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In this article here, the writer claims that a new type of neural net is required to deal with data that is both continuous, and also sparsely sampled.

It was my understanding that this was the entire purpose of techniques that use neural nets, to make assumptions about a system with a non-continuous data set.

So why do we need to switch to a non-layered design to deal with these data sets better?

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  • $\begingroup$ If time (or intervals between measurements) matter then neural nets don't work as well because Neural nets excel at finding patterns. Neural nets tend to find patterns that have the same sequence, regardless of interval between inputs. If a sequence of inputs is exactly the same taken at fixed intervals or sparse intervals, the neural net will tend to find the patterns as the same; which may not be desirable. If a person's health is evaluated at 30 then 50, you'd want different results than evaluations between 30 and 31, assuming the 31 year old's health now matches the 50 year old's health. $\endgroup$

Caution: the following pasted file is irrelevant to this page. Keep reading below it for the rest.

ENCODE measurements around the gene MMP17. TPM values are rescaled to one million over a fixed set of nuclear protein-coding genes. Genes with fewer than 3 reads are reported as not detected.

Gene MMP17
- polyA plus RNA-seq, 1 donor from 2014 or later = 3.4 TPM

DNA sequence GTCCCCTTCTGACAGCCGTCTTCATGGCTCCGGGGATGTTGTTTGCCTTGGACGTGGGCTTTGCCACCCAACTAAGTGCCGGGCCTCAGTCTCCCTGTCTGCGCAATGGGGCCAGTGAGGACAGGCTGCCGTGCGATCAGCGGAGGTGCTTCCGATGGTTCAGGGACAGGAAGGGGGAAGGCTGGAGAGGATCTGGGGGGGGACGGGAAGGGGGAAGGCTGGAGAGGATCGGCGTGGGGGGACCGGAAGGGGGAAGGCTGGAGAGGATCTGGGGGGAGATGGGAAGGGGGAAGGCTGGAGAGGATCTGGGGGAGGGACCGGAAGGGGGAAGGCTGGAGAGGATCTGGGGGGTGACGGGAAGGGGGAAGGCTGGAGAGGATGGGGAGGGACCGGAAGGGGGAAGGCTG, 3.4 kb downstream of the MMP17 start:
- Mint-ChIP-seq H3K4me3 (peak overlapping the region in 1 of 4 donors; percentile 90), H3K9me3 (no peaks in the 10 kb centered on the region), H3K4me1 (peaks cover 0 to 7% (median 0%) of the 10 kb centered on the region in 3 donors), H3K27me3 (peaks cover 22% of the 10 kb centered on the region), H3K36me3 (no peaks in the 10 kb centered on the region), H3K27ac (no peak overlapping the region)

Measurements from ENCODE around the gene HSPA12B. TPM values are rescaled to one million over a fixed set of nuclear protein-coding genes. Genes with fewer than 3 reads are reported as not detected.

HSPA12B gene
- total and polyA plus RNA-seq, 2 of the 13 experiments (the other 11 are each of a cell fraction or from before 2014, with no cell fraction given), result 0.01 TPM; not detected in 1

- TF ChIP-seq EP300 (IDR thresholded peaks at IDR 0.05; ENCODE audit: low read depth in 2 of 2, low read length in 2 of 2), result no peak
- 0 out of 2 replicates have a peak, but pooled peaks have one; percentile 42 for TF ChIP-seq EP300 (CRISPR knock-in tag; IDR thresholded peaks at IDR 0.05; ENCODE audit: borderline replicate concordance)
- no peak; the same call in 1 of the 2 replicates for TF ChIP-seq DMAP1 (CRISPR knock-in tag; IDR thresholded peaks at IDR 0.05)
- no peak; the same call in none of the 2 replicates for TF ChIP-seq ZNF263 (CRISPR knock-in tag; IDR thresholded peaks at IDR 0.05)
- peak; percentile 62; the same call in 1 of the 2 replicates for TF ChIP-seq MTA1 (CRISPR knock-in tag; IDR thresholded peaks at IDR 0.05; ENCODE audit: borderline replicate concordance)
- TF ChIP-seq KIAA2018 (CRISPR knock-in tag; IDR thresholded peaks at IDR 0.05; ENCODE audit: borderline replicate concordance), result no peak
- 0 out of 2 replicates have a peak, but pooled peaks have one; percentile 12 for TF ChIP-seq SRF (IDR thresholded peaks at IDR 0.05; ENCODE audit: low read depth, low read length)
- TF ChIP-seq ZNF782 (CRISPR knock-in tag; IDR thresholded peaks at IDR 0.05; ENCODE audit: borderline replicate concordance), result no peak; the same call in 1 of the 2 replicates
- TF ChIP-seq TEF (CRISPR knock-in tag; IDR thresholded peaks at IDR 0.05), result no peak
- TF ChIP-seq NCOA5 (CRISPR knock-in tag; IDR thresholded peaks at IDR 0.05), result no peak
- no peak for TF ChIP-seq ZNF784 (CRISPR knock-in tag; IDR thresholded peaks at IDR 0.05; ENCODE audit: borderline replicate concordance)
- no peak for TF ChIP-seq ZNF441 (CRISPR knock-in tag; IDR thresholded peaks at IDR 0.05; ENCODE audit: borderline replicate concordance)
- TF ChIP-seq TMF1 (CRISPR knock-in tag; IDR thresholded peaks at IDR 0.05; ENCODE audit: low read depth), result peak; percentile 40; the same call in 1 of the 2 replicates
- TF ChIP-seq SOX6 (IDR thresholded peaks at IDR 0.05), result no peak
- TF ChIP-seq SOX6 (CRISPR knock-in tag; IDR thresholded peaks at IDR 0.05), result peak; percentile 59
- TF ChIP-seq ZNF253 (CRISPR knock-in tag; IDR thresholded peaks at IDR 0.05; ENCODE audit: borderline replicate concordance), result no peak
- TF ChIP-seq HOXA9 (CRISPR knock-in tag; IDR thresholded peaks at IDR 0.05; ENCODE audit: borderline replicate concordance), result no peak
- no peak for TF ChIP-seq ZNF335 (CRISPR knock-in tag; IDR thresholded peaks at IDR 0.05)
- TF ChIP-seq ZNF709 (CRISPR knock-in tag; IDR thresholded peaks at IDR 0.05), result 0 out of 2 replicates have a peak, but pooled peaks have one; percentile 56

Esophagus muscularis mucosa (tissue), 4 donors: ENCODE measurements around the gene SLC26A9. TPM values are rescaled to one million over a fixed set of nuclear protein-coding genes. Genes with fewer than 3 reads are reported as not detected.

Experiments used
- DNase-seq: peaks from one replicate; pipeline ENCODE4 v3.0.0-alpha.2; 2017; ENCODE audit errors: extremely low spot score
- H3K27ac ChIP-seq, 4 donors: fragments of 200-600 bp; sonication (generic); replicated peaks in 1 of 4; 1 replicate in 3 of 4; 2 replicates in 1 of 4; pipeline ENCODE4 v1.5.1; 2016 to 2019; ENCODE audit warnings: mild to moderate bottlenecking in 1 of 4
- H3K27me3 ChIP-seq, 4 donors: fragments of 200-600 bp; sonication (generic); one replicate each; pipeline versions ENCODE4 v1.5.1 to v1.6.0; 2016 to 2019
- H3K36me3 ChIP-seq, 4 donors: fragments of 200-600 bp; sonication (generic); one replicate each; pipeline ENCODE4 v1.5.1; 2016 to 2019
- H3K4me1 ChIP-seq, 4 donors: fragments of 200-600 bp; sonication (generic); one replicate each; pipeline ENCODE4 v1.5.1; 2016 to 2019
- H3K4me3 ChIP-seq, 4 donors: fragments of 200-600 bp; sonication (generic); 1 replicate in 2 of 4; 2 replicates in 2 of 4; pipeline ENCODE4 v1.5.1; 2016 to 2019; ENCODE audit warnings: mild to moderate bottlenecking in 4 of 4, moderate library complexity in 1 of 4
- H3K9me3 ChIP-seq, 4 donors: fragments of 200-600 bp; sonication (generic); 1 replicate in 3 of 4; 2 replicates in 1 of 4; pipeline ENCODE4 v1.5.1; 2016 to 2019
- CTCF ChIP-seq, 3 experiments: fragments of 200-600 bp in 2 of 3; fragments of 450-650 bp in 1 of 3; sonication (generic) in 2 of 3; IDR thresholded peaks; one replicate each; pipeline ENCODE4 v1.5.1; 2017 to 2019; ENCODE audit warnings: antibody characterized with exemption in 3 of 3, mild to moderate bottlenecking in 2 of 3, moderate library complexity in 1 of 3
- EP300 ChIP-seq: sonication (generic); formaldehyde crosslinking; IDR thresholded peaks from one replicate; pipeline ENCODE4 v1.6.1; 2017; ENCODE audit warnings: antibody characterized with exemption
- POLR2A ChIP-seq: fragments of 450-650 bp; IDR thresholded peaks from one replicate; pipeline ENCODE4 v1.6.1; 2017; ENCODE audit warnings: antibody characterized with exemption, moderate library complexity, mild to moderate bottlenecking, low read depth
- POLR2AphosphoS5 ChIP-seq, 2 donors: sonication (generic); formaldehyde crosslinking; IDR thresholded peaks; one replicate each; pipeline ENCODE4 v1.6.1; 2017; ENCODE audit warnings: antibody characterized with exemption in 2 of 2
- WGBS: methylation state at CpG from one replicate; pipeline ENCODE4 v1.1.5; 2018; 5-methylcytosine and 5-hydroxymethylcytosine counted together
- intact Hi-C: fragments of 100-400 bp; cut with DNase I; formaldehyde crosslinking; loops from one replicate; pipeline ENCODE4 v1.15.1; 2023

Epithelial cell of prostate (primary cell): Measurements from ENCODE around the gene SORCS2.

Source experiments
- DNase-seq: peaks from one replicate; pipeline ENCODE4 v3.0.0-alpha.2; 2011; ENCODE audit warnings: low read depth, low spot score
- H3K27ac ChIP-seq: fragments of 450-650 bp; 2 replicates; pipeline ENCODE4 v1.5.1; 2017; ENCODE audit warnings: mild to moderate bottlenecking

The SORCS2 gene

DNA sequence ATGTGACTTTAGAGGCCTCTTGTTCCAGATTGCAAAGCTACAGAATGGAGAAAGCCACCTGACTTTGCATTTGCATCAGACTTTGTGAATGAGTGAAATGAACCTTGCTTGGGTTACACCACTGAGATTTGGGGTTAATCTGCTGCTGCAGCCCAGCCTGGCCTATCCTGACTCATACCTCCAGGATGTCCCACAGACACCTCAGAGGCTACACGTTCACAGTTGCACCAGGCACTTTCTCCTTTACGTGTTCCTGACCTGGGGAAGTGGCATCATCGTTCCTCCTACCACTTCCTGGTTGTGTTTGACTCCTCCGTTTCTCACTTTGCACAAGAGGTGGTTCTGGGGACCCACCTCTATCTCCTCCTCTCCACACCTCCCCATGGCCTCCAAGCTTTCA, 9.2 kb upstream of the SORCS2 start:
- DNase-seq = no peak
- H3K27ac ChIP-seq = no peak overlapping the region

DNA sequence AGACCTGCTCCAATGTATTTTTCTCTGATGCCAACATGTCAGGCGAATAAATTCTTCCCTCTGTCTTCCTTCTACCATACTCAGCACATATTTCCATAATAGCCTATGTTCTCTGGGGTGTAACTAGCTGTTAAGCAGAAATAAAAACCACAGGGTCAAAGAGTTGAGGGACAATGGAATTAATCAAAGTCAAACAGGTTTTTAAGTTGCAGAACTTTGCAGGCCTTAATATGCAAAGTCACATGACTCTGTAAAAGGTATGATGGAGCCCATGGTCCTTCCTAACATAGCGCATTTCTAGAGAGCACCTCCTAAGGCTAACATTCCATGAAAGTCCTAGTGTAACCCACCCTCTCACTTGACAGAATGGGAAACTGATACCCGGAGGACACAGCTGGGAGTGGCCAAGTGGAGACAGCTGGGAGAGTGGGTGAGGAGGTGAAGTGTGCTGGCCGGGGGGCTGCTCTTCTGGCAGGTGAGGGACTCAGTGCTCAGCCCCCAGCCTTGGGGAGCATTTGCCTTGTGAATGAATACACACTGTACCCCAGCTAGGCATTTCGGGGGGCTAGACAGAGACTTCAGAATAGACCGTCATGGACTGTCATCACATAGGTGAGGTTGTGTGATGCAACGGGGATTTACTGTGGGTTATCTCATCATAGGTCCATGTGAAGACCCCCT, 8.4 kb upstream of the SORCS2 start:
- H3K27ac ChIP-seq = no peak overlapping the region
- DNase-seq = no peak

– Dunk
    Dec 18 '18 at 20:41
  • $\begingroup$ I only posted because you got no answers and I thought I could shed a little bit more light on what the article said but did a poor job of conveying in an easily understandable way. My comment isn't worthy of being posted as an answer to your question but thanks for the offer. $\endgroup$
    – Dunk
    Dec 19 '18 at 0:51
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They struggle because if your network have an inductive bias towards modeling datasets which are described with ODEs well, you will learn faster, and with smaller dataset. I think, this what the authors of the original article meant.

In a similar way, CNNs recognize images much better, because their features are translation invariant whereas fully connected net needs to learn to recognize a cat in each different position from scratch.

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